Photo/IllutrationThe Toshiba Corp. logo atop a Tokyo building (Asahi Shimbun file photo)

Struggling Toshiba Corp. spun off its highly lucrative semiconductor business to U.S.-led consortium Bain Capital under a 2-trillion-yen ($18.3 billion) deal that allows it to remain a Japanese entity, although barely.

Bain Capital will hold 49.9 percent of the voting rights in Toshiba Memory, giving the Japanese side a 0.2-percent edge.

The complex nature of the sale of the Toshiba subsidiary may yet prove to be a hindrance when quick investment decisions have to be made in an industrial sector where change is rapid.

After months of negotiations and disputes among former partners, Toshiba finally announced June 1 that it had wrapped up the sale of Toshiba Memory.

Toshiba sold all of its shares to a multinational consortium made up of more than 10 entities from the United States, Japan and South Korea.

While Toshiba Memory will become an independent concern with about the eighth largest global share in the semiconductor industry, the company is expected to jettison the Toshiba part of its name a year from now. The company's other goal is to regain listing on a stock exchange three years hence.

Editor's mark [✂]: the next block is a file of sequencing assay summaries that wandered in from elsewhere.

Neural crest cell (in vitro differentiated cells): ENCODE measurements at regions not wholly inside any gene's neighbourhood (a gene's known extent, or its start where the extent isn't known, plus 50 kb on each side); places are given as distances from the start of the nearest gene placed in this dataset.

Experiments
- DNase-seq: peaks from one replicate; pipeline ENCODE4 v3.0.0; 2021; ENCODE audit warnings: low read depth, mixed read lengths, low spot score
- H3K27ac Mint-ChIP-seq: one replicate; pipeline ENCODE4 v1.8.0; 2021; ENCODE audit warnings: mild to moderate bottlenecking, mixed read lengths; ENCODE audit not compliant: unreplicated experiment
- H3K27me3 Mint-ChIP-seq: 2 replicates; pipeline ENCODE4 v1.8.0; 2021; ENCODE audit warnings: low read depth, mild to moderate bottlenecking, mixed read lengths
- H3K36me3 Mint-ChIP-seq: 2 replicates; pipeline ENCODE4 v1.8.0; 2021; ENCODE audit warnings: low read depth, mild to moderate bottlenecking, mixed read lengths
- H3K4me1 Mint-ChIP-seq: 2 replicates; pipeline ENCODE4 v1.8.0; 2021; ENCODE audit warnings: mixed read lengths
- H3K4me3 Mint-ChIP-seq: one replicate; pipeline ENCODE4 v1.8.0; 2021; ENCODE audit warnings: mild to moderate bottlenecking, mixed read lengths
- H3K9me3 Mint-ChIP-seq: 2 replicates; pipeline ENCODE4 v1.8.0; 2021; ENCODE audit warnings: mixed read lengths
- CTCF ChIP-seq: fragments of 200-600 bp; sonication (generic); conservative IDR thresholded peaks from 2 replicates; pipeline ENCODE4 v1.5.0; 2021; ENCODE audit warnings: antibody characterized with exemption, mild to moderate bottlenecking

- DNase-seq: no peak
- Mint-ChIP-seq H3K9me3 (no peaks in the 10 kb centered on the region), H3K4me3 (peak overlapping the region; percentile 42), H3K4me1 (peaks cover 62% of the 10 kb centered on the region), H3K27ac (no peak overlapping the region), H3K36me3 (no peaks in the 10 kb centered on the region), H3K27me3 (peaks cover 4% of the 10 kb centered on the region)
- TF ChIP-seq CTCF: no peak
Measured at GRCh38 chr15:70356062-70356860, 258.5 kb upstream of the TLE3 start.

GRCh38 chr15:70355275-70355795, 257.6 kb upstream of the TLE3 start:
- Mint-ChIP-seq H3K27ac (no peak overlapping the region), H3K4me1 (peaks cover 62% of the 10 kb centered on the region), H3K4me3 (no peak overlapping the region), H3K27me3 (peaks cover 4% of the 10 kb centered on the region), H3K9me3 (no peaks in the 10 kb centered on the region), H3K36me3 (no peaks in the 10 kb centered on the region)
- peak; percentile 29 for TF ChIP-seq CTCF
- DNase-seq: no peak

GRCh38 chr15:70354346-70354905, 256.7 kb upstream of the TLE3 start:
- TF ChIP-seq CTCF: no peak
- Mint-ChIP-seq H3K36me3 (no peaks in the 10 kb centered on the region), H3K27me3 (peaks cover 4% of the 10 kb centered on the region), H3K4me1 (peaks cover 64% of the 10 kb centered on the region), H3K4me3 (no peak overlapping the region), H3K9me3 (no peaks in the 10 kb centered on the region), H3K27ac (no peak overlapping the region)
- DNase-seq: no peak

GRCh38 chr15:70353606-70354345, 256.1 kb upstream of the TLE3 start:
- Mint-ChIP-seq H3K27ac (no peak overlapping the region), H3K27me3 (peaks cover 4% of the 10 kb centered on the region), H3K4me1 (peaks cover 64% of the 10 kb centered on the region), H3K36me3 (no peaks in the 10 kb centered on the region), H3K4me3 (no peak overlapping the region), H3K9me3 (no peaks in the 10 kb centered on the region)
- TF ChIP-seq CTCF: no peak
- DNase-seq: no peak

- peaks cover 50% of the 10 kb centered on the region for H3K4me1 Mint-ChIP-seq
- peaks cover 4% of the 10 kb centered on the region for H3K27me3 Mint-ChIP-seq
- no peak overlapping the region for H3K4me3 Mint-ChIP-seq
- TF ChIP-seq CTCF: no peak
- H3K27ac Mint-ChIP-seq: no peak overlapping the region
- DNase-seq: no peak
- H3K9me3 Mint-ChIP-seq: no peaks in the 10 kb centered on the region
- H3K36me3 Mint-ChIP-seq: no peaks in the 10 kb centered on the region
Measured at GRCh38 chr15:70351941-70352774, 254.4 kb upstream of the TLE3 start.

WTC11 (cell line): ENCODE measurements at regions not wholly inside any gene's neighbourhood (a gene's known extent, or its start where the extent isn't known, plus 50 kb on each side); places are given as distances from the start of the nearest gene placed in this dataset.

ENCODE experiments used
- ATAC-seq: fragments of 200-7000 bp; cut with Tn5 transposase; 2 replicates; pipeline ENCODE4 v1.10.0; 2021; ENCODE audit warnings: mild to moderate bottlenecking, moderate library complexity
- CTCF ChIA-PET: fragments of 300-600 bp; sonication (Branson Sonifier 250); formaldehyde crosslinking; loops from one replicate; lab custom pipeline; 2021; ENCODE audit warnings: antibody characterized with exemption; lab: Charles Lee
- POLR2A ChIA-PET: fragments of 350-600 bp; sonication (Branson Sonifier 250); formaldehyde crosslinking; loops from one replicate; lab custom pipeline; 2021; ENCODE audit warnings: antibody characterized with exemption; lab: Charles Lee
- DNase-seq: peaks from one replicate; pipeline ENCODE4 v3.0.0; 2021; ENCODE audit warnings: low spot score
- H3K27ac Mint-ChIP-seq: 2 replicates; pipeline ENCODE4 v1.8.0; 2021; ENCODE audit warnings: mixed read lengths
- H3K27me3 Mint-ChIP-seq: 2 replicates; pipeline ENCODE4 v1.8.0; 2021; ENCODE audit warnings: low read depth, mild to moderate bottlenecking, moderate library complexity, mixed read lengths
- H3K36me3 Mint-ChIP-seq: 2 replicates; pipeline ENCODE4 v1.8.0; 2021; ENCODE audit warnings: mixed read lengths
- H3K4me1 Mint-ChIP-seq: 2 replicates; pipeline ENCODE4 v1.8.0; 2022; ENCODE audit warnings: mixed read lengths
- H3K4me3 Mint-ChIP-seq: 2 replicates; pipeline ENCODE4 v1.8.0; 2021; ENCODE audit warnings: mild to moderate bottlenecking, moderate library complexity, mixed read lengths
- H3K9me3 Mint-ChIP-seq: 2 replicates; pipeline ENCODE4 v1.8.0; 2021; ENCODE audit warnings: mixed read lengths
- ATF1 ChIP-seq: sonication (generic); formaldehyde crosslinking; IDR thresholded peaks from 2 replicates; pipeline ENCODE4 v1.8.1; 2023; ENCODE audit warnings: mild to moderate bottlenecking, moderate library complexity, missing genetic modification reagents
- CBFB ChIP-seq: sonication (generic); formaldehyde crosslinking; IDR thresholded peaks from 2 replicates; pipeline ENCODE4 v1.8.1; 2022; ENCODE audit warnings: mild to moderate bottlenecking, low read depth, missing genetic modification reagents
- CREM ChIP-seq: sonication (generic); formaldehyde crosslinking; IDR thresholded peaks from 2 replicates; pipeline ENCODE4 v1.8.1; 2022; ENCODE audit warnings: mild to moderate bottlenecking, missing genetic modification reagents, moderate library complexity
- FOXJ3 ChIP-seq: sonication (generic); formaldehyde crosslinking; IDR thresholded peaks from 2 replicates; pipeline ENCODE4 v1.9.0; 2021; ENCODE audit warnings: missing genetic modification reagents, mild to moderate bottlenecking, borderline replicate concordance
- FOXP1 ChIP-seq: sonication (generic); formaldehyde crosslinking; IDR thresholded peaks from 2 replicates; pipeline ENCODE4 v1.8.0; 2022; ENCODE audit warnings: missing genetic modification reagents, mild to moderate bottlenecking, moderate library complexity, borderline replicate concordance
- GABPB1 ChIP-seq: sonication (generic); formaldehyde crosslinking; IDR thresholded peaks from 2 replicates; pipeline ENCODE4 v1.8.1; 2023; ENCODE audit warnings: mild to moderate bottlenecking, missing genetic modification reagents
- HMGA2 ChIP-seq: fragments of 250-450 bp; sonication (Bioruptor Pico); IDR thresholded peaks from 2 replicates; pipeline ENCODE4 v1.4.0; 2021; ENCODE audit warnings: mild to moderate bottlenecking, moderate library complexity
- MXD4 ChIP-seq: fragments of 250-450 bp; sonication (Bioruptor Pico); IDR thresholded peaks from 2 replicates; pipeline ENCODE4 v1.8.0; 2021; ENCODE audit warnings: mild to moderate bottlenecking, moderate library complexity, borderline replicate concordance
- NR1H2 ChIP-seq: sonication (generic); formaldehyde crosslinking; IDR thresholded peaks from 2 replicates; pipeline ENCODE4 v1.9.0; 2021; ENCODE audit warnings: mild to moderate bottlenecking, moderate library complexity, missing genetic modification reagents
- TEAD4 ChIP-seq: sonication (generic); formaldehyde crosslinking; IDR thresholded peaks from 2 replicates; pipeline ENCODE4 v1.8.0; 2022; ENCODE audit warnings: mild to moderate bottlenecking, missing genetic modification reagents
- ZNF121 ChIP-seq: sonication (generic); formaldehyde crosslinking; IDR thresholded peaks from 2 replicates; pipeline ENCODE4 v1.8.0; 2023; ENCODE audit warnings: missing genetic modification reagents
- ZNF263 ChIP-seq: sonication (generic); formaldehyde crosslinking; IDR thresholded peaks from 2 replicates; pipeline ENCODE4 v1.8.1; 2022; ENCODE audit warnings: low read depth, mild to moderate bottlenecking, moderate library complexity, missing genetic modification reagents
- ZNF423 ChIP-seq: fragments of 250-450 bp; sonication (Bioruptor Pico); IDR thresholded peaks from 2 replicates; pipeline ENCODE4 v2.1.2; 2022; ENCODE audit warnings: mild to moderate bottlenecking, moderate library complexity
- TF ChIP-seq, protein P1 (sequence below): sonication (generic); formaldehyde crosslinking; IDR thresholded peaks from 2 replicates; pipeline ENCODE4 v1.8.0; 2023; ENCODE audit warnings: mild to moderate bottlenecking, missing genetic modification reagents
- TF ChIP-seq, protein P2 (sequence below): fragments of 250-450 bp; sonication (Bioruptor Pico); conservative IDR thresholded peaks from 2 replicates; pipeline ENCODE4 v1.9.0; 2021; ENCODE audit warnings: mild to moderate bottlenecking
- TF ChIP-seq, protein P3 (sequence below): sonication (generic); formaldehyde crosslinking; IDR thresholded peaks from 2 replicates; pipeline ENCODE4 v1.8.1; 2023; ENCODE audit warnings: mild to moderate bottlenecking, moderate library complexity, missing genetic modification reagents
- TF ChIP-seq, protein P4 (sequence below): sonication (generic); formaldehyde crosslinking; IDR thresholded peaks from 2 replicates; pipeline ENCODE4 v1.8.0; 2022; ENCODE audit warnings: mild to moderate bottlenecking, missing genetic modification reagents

Although Toshiba is reinvesting about 350 billion yen in Toshiba Memory, it will not have complete control over the voting rights it retains. Two Japanese government-backed funds, Innovation Network Corp. of Japan (INCJ) and Development Bank of Japan Inc. (DBJ), will have the right to state their case for a total of 33.4 percent worth of the voting rights held by Toshiba.

Toshiba was forced to sell its profitable semiconductor unit to cover huge losses stemming from its nuclear power plant operations in the United States.

While the approximately 970 billion yen in gains from the sales will strengthen Toshiba's financial base, the company now faces the difficult task of fostering a new revenue source after letting go of the unit that generated about 90 percent of its operating profits.